However, the double standard of freedom given by DePaul to Hill contains an additional danger to students in the context of the Hill story, as Michael Adato, a sophomore at DePaul, would attest to.

Illustration by Justin Myers, 14 East.

Adato is a student leader within DePaul’s Jewish community. He asserted and made clear that his statements regarding Hill are personal and not reflective of those of any student organization at DePaul.

“I think the article was a terrible article,” Adato said regarding Hill’s article. “And, when I first saw it, I was kind of personally embarrassed because he’s not Jewish. And, my initial reaction was — and this came to be true — everyone’s going to think that all Jews agree with it. In reality, I couldn’t find a single Jew in this community who agrees with it.”

For Adato, Hill’s non-Jewish status was problematic in The Federalist article, in which Hill praised the “international treasure trove” and “exceptionalist nature of Jewish civilization.”

“There’s an element of philo-Semitism, that is this love of Jews, and almost a fetish for Israel and for Jews,” Adato said.

That “philo-Semitism” is what makes Hill’s representation of the Jewish population in Israel problematic for Adato. While unsure of the religious beliefs of Hill, Adato said that Hill’s statements draw parallels with philo-Semitism in Christianity. In Christianity, Adato gives the prophetic coming of the Messiah to Jerusalem in the Christian faith as an example.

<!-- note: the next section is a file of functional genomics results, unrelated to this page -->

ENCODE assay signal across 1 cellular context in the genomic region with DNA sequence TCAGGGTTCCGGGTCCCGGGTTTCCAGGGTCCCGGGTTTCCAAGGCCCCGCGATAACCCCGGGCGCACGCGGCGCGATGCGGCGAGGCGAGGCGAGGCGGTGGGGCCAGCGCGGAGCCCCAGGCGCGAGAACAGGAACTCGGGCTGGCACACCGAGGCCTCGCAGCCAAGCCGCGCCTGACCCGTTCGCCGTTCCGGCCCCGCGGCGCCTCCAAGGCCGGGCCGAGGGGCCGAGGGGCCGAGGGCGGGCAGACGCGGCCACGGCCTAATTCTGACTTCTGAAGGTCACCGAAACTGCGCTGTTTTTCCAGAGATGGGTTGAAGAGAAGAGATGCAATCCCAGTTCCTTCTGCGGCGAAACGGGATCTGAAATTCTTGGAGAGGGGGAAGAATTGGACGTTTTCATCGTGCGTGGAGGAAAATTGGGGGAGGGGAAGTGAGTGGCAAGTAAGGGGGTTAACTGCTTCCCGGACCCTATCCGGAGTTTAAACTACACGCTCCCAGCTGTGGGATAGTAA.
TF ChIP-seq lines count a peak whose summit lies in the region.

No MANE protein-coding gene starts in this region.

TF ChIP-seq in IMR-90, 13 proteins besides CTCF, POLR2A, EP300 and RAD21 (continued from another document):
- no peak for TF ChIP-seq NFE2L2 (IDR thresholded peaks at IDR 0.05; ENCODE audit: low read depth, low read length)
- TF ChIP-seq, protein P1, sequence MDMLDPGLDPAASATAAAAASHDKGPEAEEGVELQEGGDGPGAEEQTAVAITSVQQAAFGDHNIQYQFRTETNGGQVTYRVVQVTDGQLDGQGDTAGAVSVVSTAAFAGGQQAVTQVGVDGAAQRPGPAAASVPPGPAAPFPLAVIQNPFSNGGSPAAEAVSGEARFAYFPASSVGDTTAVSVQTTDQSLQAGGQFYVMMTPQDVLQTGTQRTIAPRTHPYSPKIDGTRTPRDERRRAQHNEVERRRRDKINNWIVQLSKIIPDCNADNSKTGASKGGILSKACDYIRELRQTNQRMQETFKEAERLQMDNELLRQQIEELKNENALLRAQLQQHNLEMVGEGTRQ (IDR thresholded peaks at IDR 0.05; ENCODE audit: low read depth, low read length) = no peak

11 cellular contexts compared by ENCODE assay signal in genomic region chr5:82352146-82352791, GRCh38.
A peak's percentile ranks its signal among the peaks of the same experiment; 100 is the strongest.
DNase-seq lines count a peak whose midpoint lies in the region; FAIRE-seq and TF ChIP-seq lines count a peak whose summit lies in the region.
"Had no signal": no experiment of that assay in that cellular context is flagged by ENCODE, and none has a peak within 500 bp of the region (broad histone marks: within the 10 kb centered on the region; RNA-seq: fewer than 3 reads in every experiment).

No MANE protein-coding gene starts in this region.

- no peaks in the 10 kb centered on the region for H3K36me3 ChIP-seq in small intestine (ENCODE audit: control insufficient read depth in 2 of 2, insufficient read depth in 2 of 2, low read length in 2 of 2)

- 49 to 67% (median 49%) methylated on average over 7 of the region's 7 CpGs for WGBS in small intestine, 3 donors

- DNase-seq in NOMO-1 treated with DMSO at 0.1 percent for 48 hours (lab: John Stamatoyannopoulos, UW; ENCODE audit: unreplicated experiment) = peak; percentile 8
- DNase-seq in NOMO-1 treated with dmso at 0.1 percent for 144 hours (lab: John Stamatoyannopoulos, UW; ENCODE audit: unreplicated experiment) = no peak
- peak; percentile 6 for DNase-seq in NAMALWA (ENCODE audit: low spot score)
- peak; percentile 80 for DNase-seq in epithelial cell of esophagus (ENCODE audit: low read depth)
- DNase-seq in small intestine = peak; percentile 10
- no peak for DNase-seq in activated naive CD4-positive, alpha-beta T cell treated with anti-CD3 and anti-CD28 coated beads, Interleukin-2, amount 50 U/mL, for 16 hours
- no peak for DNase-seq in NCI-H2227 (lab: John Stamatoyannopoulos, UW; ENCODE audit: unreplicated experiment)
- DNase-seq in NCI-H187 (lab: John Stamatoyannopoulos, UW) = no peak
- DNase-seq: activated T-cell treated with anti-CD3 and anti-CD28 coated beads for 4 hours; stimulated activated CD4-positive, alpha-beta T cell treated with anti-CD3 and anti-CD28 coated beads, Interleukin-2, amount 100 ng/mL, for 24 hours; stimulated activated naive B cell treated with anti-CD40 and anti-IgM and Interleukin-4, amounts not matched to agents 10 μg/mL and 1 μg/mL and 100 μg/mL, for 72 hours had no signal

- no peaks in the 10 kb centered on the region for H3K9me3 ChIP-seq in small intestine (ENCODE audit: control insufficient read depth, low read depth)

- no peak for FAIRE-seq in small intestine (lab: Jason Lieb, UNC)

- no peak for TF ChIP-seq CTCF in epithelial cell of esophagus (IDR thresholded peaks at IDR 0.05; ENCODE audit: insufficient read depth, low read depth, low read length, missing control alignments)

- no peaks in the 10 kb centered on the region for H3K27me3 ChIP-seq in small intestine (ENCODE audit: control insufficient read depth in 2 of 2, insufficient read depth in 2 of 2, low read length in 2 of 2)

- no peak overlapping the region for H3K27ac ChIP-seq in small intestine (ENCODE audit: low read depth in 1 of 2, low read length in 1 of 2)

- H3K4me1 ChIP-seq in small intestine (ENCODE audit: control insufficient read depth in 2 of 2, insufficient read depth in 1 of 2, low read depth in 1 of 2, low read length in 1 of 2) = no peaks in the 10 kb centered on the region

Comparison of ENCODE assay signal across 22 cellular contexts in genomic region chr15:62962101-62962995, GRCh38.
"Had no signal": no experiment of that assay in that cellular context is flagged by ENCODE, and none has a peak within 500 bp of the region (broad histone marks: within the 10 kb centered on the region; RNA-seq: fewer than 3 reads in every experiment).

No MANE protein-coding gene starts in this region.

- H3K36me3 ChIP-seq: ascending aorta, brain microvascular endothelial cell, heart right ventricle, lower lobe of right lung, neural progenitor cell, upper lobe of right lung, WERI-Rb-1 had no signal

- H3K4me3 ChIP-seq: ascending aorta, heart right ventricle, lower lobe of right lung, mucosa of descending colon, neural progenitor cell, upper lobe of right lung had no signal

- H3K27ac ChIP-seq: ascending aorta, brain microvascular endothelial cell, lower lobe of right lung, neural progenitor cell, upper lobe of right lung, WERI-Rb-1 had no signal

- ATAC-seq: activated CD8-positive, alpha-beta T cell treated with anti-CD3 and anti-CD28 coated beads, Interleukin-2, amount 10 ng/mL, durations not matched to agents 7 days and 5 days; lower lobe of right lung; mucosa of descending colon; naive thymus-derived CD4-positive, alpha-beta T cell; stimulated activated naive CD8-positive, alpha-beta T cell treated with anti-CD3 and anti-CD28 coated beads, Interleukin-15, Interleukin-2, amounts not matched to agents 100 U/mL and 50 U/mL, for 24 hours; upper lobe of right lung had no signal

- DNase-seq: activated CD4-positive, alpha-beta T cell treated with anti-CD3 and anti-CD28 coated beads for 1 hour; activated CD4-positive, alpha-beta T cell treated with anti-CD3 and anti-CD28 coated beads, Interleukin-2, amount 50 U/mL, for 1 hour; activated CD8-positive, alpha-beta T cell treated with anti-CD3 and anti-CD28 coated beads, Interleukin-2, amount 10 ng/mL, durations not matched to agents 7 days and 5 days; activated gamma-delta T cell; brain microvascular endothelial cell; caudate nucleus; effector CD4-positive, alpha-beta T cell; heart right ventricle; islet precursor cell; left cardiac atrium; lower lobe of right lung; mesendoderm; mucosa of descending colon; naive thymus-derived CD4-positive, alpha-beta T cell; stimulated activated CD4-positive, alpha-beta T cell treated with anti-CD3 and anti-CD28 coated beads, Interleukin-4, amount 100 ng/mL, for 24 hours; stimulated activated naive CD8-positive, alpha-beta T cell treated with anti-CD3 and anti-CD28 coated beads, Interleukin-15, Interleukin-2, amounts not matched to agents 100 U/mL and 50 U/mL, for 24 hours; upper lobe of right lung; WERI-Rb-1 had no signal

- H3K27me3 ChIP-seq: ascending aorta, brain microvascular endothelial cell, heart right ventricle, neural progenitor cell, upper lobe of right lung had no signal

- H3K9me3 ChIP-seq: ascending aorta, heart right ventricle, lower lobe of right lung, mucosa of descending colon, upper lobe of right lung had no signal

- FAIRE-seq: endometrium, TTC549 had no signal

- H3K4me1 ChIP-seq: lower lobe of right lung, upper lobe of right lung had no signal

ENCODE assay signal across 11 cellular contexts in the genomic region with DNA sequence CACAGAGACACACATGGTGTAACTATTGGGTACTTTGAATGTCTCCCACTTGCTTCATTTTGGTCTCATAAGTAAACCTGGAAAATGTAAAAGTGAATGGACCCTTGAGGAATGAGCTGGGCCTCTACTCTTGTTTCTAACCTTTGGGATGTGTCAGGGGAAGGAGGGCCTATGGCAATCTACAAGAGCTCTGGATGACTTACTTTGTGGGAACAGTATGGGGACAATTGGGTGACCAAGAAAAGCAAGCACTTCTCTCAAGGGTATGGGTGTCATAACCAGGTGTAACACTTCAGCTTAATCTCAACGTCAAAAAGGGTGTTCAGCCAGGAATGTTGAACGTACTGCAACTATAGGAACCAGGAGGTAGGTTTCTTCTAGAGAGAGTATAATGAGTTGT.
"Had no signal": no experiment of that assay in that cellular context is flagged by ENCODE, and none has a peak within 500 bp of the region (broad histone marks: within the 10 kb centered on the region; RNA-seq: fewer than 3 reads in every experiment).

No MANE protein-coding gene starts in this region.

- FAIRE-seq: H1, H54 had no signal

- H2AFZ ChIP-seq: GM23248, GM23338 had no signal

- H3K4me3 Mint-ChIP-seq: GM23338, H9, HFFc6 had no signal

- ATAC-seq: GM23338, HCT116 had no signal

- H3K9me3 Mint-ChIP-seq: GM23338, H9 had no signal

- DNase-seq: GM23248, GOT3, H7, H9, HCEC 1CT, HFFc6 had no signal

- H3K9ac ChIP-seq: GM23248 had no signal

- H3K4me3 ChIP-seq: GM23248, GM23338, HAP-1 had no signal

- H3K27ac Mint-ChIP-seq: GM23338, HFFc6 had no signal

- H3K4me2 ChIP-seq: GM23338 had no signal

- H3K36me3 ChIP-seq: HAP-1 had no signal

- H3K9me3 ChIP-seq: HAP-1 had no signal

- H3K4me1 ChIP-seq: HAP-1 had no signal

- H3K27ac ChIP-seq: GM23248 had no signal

“I think [the Messiah coming] leads some to support Israel, but not for the merits of our country or the merits of the Jewish people, but simply based on religious prophecy and using Jews as a tool for ideological purposes,” Adato said. “I worry that that’s where [Hill’s article] came from. But, to be quite honest, I really don’t know. Because I don’t know him.”

Adato also found Hill’s words on Zionism problematic.

“Zionism is an inherently Jewish idea, and he shouldn’t speak for the Jewish people,” Adato said. “Zionism is the national liberation movement of the Jewish people. It calls for self-determination of the Jewish people.”

Adato further explained that the misrepresentation of Zionism is an especially sensitive topic in the Jewish faith, as it encompasses many ideas and forms—many of which call for the coexistence of Palestinians and Jews in Israel.

“People think that Zionism is a dirty word,” Adato said. “And, I’ll be painted as somebody who hates Muslims or hates Palestinians because I’m a Zionist. That’s not true. I vehemently deny that.”

The stereotype that all Zionists do hate Muslims and Palestinians, reinforced by Hill’s article calling Palestinian culture “abysmally inferior and regressive,” is something that Adato says has led to problems.

“Jews on campus have to hide their identities because, otherwise, you’re going to be gained up on and intimidated and called all sorts of names and called Islamophobic, that we’re genocidal or, in any way, hateful,” Adato said. “I think that’s a real shame. And, it’s a concerning trend on this campus and campuses across the country.”

The misrepresentation by Hill, who was attributed as a professor at DePaul in the tagline of his article, pushed Adato into action.

“I knew immediately that I was going to have to try and be the one to say, ‘Oh, he doesn’t represent us. He’s not affiliated with us. We don’t know him,’” Adato said.